[PHOTO: Andy Lyons]

The professional game’s civil war continues to suck a considerable amount of oxygen in the golf space, and the majors have proved no respite from the conflict. That includes this week, as Jimmy Dunne – one of the architects behind the PGA Tour’s surprise and controversial agreement with Saudi Arabia’s Public Investment Fund – resigned from his position with the tour’s policy board, citing a lack of “meaningful progress” on a deal and believing his role had become “superfluous”. But one man in the heart of the schism’s fire had no appetite for fanning those flames any further.

That would be Tiger Woods. Despite his limited playing schedule the 15-time major winner continues to be golf’s predominant figure inside the ropes and out. Last year, Woods was given a permanent role on the policy board, the result of a petition from tour players seeking new governance and transparency measures following the June 6 agreement. His position has only been strengthened in the ensuing year, as Woods was named vice-chairman of the newly created, for-profit PGA Tour Enterprises and is one of the few individuals chosen to the transaction team that will be negotiating with PIF.

However, Woods is notorious for playing things close to his chest, and that was no different in his meeting with the media on Tuesday ahead of the PGA Championship. Woods did not agree with Dunne’s statement about the lack of progress, yet did not offer any details or clarification on the matter.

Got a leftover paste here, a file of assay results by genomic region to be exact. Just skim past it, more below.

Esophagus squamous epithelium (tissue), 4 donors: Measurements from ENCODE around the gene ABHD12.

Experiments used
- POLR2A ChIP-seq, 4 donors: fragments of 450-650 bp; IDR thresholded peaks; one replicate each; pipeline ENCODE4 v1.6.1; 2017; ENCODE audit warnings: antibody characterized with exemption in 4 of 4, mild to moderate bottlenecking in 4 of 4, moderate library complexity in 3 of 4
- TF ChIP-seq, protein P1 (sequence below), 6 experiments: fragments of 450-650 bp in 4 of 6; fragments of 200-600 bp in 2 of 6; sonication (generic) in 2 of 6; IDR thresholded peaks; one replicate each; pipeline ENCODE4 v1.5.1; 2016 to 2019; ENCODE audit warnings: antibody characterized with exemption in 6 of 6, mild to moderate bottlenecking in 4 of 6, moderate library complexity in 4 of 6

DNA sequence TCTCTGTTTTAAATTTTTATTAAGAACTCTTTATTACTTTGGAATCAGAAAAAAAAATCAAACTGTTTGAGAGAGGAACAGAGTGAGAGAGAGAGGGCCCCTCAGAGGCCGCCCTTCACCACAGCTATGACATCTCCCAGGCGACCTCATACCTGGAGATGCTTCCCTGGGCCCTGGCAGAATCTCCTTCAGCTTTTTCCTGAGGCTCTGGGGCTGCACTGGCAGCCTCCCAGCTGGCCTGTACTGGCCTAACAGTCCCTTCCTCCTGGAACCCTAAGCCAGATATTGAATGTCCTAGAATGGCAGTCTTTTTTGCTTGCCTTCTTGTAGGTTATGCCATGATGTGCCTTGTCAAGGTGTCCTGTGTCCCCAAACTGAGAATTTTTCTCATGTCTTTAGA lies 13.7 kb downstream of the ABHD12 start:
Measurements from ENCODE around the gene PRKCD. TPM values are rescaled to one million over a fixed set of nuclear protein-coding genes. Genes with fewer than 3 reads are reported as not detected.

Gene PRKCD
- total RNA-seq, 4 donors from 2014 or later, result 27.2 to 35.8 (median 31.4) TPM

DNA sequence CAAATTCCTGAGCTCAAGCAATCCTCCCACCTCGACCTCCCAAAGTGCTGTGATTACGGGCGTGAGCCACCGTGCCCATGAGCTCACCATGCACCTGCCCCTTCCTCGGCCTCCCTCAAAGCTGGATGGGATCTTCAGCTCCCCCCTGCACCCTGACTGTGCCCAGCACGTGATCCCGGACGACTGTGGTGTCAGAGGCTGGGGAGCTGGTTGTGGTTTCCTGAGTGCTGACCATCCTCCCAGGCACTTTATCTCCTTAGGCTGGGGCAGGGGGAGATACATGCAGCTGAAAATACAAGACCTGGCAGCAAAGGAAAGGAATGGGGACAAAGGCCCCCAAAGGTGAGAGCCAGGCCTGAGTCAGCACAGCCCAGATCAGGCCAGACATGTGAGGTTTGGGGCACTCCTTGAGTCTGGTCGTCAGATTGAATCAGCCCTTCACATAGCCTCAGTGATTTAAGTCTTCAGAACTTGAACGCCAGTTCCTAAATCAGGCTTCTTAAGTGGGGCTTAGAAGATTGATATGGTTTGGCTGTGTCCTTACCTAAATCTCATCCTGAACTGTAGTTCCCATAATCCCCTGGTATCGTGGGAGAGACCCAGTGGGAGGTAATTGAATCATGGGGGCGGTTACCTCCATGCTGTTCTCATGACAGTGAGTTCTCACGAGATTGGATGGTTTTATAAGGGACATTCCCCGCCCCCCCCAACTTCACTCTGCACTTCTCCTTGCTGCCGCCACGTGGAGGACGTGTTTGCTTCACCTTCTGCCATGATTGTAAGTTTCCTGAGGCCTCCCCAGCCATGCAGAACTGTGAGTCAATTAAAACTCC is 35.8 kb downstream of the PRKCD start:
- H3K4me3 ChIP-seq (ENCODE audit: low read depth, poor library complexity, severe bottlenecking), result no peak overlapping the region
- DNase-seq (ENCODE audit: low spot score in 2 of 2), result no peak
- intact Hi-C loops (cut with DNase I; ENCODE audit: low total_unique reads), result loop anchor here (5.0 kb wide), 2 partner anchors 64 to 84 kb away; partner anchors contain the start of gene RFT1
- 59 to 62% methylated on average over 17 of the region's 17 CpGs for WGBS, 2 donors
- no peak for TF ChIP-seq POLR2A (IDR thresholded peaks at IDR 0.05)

“I think we’re working on negotiations with PIF. It’s ongoing; it’s fluid; it changes day to day,” Woods said. “Has there been progress? Yes. But it’s an ongoing negotiation, so a lot of work ahead for all of us with this process, and so we’re making steps and it may not be giant steps, but we’re making steps.”

Woods was then asked what specific things are holding up a potential deal, Woods offered no comment. When a follow-up inquired if he had a personal desire to partner with Saudi Arabia, Woods replied, “I’m personally involved in the process.”

Woods did say he was surprised by Dunne’s decision and timing, and was complimentary of Dunne’s work, calling it “incredible” and “great”. But as for Dunne’s insinuation that the players now held too much control, Woods hit back.

“The PGA Tour is for the players and by the players,” Woods said. “So, we have an influence and there’s roles for the player directors and there’s roles for the independents. We’re trying to make the PGA Tour the best it can be day-in and day-out. That’s one of the reasons why we have arguments and we have disagreements, but we want to do what’s best for everyone in golf and the tour. Without those kind of conflicts I don’t think there’s going to be that much – the progress is not going to be there. So it’s been good.”

Dunne’s resignation comes less than a week after Rory McIlroy acknowledged his bid to rejoin the policy board was blocked by a subset of board members, although McIlroy was later named to the tour’s transaction team. Towards the end of his press conference, Woods was asked if the constant drama was hurting golf’s relationship with fans.

“I think the fans are probably as tired as we are of the talk of not being about the game of golf and about not being about the players,” Woods said. “It’s about what LIV is doing, what we’re doing, players coming back, players leaving, the fans just want to see us play together. How do we get there is to be determined.”